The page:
Aperture – Part 1 of the Photography for Beginners Tutorial
The aperture is my go to setting when I want to take control. As a member of the fundamental light controls it plays a critical role for any photographer. Not only is it the first control to impact on light it also lets you control the viewer.
Why the Aperture is First
There is a lot of technical background but I’m not going to bore you with it. The most basic explanation is that it controls how much lights passes through the lens to the camera body. Because of this it is the first control I will focus on.
Along with controlling light I also mentioned it’s ability to control the viewer. I wasn’t lying. The aperture has the ability to direct focus in a photo. This lets you as a creative decide exactly what it is you want your viewers to see. You decide what is important in a picture by focusing on it and leaving the rest of the photo to fade away.
Controlling the f-stops
The aperture system works with a simple number system called f-stops. The easiest way to think of it is that the smaller the number the smaller the area of focus. This is called the depth of field. The depth of field determines how much of the subject is in focus from front to back.
A smaller number oddly enough means a wider aperture, this means more light can pass through the lens. A bigger number, or a narrow aperture, means less light can pass through. The diagram below gives you an example of what it looks like inside the lens. The system is made up of diaphragms that block light with only the small area in the middle allowing light pass through the lens.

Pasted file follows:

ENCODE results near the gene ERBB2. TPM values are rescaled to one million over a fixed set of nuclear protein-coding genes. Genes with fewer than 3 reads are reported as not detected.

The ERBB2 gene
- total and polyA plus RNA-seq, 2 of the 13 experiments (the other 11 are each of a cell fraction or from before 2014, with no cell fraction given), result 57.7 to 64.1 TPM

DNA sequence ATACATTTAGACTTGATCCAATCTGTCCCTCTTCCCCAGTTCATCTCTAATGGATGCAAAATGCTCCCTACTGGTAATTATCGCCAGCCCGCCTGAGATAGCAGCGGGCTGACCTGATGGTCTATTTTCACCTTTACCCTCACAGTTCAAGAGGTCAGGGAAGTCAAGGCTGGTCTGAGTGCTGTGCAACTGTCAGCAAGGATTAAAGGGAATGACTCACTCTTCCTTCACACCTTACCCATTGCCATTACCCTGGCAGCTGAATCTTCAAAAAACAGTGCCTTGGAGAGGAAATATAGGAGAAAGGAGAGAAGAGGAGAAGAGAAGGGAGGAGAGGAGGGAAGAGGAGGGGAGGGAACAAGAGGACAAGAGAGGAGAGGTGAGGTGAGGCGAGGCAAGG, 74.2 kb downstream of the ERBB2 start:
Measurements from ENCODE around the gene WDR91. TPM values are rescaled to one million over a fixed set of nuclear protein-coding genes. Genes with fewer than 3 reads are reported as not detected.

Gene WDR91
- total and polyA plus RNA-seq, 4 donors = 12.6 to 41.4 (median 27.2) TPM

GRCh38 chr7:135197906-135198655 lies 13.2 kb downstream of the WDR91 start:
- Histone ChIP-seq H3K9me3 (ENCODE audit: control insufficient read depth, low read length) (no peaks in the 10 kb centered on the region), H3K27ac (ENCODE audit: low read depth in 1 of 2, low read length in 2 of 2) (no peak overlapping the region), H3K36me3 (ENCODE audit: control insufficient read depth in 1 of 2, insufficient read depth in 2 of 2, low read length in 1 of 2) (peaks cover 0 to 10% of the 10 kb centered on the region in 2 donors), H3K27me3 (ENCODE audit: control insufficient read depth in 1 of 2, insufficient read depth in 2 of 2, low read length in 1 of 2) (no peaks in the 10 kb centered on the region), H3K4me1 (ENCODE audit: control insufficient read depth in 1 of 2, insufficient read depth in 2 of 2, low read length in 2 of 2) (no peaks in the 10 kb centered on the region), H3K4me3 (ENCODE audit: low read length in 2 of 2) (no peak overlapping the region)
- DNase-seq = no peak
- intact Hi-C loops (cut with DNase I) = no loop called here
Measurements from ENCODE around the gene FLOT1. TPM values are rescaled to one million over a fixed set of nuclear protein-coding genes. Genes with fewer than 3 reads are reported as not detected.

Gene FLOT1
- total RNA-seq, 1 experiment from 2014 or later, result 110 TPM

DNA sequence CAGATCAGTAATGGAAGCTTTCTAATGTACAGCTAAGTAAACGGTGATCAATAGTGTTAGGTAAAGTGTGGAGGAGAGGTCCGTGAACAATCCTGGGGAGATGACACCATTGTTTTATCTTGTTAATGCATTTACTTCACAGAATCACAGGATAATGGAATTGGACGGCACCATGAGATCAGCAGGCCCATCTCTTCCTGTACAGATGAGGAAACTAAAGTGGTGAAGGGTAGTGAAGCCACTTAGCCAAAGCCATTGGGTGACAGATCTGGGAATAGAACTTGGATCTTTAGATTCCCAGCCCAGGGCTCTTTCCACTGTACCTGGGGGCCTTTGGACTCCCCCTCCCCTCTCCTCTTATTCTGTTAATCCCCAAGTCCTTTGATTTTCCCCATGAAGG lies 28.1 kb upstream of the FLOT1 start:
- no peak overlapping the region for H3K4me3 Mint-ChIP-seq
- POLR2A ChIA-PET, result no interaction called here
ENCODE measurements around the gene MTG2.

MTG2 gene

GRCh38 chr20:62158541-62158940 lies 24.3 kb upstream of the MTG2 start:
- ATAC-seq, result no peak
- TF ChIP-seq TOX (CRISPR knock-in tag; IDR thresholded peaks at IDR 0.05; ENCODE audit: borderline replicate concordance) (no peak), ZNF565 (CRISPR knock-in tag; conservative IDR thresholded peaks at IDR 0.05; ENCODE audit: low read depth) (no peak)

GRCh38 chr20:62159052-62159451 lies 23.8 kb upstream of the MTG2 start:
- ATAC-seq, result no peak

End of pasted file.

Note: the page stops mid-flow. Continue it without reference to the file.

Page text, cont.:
For example an f-stop of f2.8 will only show a narrow portion of your subject in focus while everything else is blurry. If you take a portrait of a model and you want just the models face in focus while the background is blurred out (called Bokeh) then use a wider aperture.
Tip: The smaller you go, and the less depth of field, the more precise you have to be. It is easy to focus on the wrong thing when using a shallow depth of field.
As mentioned above the small f-stop also means more light is let in. This gives you options in low light conditions. If you need to increase your exposure simply use a smaller f-stop. You will need to balance the amount of light you need with the depth of field you want.
If you were to use an f-stop of f16 instead you would see more of the subject in focus along with the background. A larger f-stop is often used when shooting landscapes or architecture where you want more of the scene in focus.
Because the larger f-stop means a narrow aperture it also means less light can pass through the lens. To counter this you would need enough light passing through over a longer period. This can be done by adjusting the shutter speed.
The only limiting factor is your gear, more specifically your lens. A general rule of thumb is that the larger the aperture the better the lens. This isn’t always the case and there are some great cheap entry level lenses that feature beautiful big apertures.
So remember, if you want to play with the focus you need to look at your lens choice. Buying a quality lens with a good wide aperture will give you more options in future. Remember the following…
Small Number = Wide Aperture = Less in Focus = More Light
Large Number = Small Aperture = More in Focus = Less Light